Transport in Porous Media

, Volume 95, Issue 3, pp 627–646 | Cite as

Aspects of Permeability in Modelling of Concrete Exposed to High Temperatures

  • C. T. DavieEmail author
  • C. J. Pearce
  • N. Bićanić


The development of heat and moisture transport in concrete is critical to the development of pore pressures, which are thought to be a primary driver of damage and thermal spalling in concrete exposed to elevated temperatures. In the light of uncertainty and variation in the value of certain material properties and constitutive or parametric descriptions found in the literature, various sets of numerical experiments were conducted to investigate the significance of the intrinsic permeability, the evolution of permeability related to temperature and the relative permeability of the fluid phases as functions of saturation in predicting and analysing the behaviour of concrete drying under normal, low temperature, isothermal conditions and under exposure to very high temperature conditions as might be encountered during a fire. A fully coupled hygro-thermo-mechanical finite element model for concrete was employed with the permeability values and parametric functions altered in the model as required. Results of mass loss and the development of gas pressures with time were considered in relation to the potential for the occurrence of damage and thermal spalling, which is thought to be variously related to these processes. The analyses showed that permeability, and its variation with temperature, are very important in controlling the predicted behaviour at both low and high temperatures. Most significant of all were the relationships chosen to define the relative permeabilities. These were shown to strongly control the results of analyses of both low and high temperature problems and to potentially imply apparently different permeability values for the same concrete.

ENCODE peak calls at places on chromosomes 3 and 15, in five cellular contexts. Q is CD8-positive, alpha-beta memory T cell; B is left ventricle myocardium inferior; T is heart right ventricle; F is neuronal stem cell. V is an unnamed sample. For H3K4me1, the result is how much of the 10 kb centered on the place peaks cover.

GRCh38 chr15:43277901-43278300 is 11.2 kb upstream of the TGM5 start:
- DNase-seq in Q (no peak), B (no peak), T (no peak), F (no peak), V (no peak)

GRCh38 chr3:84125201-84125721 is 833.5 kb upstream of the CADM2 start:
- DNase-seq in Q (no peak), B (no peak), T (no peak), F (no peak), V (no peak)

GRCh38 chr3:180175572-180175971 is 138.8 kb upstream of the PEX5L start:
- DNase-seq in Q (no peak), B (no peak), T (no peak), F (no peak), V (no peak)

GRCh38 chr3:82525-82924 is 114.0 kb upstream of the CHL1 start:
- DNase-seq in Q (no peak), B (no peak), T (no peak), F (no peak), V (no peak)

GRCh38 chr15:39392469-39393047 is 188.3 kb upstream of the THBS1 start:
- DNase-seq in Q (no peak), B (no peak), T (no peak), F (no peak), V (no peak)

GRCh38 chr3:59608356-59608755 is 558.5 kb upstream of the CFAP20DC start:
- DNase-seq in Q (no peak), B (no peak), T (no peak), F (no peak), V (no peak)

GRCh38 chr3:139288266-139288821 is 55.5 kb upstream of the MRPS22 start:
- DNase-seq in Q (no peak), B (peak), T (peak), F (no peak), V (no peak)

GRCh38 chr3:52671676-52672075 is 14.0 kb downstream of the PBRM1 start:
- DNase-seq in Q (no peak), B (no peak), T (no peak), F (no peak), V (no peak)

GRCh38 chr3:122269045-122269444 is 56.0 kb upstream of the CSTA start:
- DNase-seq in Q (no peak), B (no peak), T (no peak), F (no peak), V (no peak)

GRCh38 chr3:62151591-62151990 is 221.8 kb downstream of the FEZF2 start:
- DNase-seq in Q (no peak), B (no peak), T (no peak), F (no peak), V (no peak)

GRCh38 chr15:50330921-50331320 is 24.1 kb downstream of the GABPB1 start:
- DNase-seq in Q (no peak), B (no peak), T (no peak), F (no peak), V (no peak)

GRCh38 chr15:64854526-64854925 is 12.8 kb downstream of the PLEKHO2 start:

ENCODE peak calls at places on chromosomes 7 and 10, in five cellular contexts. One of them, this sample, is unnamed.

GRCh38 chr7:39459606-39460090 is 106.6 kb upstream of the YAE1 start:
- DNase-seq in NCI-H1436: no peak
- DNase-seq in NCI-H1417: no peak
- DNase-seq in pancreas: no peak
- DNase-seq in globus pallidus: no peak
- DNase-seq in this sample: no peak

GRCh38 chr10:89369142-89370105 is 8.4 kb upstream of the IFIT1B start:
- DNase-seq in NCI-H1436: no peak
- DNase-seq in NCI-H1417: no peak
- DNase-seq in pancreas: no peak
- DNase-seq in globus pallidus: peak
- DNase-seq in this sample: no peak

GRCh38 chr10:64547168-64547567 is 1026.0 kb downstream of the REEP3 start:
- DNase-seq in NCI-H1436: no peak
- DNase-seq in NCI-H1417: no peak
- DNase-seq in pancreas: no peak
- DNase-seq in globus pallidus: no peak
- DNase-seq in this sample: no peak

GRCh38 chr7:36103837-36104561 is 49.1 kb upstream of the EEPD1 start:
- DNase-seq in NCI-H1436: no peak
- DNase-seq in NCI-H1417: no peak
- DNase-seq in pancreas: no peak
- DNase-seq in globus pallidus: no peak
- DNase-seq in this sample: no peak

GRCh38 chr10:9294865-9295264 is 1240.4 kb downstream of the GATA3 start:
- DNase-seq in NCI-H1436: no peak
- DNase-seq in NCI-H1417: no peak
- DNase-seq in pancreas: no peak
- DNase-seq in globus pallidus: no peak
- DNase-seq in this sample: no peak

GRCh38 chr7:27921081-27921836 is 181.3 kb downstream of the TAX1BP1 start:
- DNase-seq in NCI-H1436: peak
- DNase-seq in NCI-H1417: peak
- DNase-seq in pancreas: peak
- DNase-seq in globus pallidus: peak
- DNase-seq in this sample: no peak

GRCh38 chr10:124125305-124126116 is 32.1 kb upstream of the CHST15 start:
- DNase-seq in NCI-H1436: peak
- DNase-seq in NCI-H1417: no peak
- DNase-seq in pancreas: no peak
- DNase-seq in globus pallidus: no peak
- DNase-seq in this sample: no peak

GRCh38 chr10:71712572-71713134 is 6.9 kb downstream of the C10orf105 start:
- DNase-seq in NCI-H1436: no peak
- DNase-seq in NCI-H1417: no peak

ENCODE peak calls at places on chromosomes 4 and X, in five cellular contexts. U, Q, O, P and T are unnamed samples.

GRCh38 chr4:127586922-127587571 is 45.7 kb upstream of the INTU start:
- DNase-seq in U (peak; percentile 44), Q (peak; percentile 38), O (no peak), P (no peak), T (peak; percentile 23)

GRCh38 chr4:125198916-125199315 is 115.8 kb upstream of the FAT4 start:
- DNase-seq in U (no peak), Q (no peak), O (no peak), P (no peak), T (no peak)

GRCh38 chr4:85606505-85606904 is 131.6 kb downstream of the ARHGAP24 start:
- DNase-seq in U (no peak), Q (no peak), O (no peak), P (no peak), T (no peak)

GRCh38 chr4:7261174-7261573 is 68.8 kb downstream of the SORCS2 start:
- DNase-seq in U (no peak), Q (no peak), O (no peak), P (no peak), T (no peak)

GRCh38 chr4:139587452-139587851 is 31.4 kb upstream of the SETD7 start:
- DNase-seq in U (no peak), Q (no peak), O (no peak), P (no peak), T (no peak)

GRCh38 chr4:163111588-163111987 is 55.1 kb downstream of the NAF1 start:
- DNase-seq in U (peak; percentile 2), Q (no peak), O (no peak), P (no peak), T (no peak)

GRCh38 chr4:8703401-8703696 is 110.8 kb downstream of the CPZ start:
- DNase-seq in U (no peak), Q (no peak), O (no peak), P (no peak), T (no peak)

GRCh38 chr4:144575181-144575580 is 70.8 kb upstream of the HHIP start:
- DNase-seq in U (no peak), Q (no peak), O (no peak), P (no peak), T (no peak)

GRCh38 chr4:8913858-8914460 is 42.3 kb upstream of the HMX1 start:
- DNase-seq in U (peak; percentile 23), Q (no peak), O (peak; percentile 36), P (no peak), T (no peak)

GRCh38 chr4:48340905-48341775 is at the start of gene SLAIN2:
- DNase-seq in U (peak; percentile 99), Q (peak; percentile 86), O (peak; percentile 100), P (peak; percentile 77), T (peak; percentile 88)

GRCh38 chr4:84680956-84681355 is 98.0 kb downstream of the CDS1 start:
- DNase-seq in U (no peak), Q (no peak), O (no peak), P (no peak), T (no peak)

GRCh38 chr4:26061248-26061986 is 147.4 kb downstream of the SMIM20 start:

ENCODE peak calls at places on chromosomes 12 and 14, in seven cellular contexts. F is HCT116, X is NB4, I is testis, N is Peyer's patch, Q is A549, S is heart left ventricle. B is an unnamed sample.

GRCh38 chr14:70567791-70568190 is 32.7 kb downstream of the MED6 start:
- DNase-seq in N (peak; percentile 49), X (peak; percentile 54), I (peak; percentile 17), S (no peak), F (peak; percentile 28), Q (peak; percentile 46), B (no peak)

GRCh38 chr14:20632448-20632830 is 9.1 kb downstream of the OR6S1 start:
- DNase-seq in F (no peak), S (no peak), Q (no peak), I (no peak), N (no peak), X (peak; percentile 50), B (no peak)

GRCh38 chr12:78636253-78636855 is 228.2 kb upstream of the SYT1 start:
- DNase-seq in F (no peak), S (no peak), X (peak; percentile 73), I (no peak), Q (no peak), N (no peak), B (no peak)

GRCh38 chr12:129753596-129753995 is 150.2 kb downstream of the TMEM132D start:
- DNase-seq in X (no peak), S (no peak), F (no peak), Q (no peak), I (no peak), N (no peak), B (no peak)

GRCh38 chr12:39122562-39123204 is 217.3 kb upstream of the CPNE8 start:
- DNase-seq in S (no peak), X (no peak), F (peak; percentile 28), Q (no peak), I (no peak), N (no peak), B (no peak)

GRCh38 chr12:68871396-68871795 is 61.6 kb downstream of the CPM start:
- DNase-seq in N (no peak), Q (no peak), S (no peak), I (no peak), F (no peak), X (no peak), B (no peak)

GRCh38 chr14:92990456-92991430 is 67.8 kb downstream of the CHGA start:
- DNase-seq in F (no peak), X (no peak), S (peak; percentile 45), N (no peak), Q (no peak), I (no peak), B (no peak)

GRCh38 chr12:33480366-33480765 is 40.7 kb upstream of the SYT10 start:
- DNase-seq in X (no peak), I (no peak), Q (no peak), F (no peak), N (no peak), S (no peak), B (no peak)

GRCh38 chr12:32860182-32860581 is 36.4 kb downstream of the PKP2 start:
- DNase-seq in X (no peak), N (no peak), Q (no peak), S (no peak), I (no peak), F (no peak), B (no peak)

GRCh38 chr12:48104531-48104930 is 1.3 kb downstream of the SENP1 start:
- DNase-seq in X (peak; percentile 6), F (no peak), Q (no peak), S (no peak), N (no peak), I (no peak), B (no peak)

Permeability Concrete High temperature Fire Spalling 


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© Springer Science+Business Media B.V. 2012

Authors and Affiliations

  1. 1.School of Civil Engineering and GeosciencesNewcastle UniversityNewcastle upon TyneUK
  2. 2.School of EngineeringUniversity of GlasgowGlasgowUK

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